Saturday, 26 November 2016

Repulsion - Film Review

Repulsion Film Review

fig.1 Film poster 

Directed by Roman Polanski, ‘Repulsion’ is a 1965 British horror film that follows a virgin who is afraid of contact with the opposite sex. Regarded as “one of Roman Polanski's most brilliant films” (Bradshaw, 2013), ‘Repulsion’ has a blend of both disturbing story writing and notable camera work. Being the first of the three films from Polanski’s “Apartment Trilogy” (with the other two being ‘Rosemary’s Baby’ (1968) and ‘The Tenant’ (1976),) the majority of the film takes place in an apartment building which is utilised by Polanski to create effective scenes.

The story features a young woman, Carol Ledoux, who is living with her sister during the 60s. Afraid of intimacy Carol’s state of mind begins to deteriorate as her anchor, the sister leaves to go on holiday. Eventually this leads to a spiral of madness ending with the killing of two men and Carol being left in a catatonic state.

Firstly focusing on the protagonist herself Carol, who is played by Catherine Deneuve, is placed in an odd situation. The main character could be described as a sexually appealing woman as she attracts the gaze of men around her however for the protagonist, who has extreme androphobia this acts as a curse. As a result this creates a rather empathic character who is struggling to deal men during a time of sexual uprising. It is thanks to both actor and director that the audience is drawn to Carol’s side despite the horrific actions that are committed by the character. It is difficult to decide whether or not Carol truly is the protagonist towards the end of the film.  

Observing the character in context it appears that Carol was destined to fail, signified from the start she is an outsider or foreigner. This can be accepted in both ability to function within society and terms of family origins. In relation to Polanski he himself is an outsider coming in from a foreign country. It can be implied that Polanski portrays some of his own feelings into this character.

Polanski uses a mix of several different devices to being out Carol’s insanity making it clear for the audience to understand in a visual manor. One of the signs that appears is the twisted perception of the rooms giving a sense of unease that can be attributed to the camera work as the once familiar bathroom becomes cold and strange. Polanski continues to add rather unnerving scenes including that of violent delusions showing Carol being raped. What makes these scenes particularly effective is the sound design. Rather than using the sounds of struggle all noise is exempt apart from the lone ticking of a clock. Portrayed in near silence the audience has only the disturbing imagery to focus on. In the background the ticking adds tension forcing the viewers to count every second. Strange imagery continues to appear with bizarre organic walls, dark figures appearing in mirrors, hands bursting out from the wall and groping carol and large cracks forming in the walls. All signs indicating the breakdown of Carol’s psyche.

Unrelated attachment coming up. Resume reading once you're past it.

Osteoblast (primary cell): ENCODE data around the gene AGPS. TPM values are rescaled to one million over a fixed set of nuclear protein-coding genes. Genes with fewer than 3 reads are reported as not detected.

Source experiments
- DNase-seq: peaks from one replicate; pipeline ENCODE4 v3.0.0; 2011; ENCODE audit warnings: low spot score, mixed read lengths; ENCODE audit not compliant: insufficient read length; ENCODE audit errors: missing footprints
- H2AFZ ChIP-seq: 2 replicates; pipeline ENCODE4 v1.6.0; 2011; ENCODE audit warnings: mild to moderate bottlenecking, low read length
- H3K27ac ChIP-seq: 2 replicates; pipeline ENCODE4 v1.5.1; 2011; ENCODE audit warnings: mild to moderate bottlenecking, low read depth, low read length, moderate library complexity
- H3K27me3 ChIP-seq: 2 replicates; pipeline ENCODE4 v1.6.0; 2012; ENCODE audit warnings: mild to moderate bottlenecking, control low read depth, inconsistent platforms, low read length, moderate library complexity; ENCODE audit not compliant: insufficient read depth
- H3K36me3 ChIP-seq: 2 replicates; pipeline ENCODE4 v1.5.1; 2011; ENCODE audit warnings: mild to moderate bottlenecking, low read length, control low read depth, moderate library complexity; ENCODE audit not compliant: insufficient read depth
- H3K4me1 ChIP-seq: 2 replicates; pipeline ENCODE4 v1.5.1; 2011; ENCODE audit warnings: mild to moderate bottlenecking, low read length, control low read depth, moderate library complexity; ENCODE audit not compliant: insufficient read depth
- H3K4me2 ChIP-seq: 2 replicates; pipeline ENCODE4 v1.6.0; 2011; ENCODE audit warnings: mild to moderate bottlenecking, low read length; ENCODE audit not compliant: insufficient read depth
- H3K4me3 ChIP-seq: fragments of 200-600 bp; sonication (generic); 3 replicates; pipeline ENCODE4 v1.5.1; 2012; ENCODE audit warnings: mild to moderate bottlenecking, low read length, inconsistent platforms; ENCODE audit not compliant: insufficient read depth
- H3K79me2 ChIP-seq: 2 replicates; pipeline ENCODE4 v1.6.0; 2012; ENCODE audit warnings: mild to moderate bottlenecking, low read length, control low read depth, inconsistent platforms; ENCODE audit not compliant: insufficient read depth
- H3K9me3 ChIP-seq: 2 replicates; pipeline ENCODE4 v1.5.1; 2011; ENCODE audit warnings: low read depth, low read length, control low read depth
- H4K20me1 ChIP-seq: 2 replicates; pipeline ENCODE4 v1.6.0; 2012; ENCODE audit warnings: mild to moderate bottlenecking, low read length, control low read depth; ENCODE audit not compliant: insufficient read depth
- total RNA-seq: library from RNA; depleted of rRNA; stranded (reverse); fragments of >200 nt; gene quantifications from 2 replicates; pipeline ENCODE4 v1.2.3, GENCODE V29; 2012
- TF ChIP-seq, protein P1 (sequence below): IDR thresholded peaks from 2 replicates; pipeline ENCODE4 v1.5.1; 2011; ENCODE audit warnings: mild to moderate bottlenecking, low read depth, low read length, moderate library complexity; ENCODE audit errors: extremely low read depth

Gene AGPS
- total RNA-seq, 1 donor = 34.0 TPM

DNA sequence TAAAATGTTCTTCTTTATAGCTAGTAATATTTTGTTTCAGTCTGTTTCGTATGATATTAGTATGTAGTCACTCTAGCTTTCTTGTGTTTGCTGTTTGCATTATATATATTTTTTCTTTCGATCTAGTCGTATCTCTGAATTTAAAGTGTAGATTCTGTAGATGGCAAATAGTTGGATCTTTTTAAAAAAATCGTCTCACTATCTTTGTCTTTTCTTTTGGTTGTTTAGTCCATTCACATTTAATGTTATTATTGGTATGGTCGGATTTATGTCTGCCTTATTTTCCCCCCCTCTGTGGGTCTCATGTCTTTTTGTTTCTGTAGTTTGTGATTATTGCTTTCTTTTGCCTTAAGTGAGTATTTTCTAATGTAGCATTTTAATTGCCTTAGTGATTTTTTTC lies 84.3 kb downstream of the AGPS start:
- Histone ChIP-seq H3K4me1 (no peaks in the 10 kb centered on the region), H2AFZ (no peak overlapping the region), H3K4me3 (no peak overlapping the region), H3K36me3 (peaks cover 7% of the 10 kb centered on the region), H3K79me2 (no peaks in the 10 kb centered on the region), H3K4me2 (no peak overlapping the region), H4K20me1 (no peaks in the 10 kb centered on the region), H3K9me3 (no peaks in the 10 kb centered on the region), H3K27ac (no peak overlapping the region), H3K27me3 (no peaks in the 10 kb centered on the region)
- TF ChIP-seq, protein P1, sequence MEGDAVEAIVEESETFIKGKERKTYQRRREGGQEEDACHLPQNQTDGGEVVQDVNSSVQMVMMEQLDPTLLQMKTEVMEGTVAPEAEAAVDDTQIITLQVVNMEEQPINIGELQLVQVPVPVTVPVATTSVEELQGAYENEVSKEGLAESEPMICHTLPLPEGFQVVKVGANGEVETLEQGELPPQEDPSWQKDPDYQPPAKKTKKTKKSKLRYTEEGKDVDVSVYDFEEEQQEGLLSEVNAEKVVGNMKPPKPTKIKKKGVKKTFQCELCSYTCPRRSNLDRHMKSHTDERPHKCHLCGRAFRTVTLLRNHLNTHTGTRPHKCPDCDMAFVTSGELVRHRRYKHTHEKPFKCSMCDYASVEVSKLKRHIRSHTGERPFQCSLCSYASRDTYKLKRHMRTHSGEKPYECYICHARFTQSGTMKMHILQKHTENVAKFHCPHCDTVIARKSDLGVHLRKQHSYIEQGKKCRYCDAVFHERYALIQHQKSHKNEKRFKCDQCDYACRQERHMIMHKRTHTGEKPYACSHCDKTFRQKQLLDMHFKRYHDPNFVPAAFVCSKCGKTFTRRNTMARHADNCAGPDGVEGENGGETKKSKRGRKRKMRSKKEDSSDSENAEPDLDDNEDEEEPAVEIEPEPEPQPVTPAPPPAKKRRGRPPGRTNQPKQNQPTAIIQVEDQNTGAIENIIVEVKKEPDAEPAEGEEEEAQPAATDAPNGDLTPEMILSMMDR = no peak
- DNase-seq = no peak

fig.2 Cracks forming in the wall

Adding to the sense of fall from reality and lack of rational thinking is the devices used by Polanski to hint towards the passing of time. “Polanski also dresses the film with pertinent details that further exemplify both Carol’s madness and the aching passage of time: Potatoes sprout in the kitchen, meat (rabbit meat, no less) rots on a plate and eventually collects flies” (Morgan, 2011), with the audience subtly hinted towards the passing of time one begins to wonder how much has truly pasted leaving feelings of doubt and insecurity.

While effective as a psychological horror film, Polanski has also highlighted the uncertain nature of psychological illnesses. Created during the 70s, schizophrenia had yet to be understood despite this ‘Repulsion’ gives an accurate depiction of the illness for the time. The penultimate scene that is shown acts as a metaphor regarding the lack of knowledge or inability to appropriately deal with schizophrenic patients. Ultimately Polanski leaves the audience with an unnerving feeling, misplaced feelings for a violent character and insight into a psychologically disturbed mind.

Illustration list

fig.1, website (accessed 26/11/16)
fig.2, website (accessed 26/11/16)


Bradshaw, Peter (2013) Repulsion - Review (accessed 26/11/16)
Morgan, Kim (2011) Roman Polanski Understands Women: Repulsion (accessed 26/11/16)

1 comment:

  1. Interesting review Alex :)
    Just be careful that what you have written, actually says what you think it does - here for example, it is a bit garbled;
    'Polanski uses a mix of several different devices to being out Carol’s insanity making it clear for the audience to understand in a visual manor'
    Be wary of spellcheckers too, as they may not pick up on some words - 'manor' as in 'big house' and 'manner' as in 'a way in which a thing is done or happens'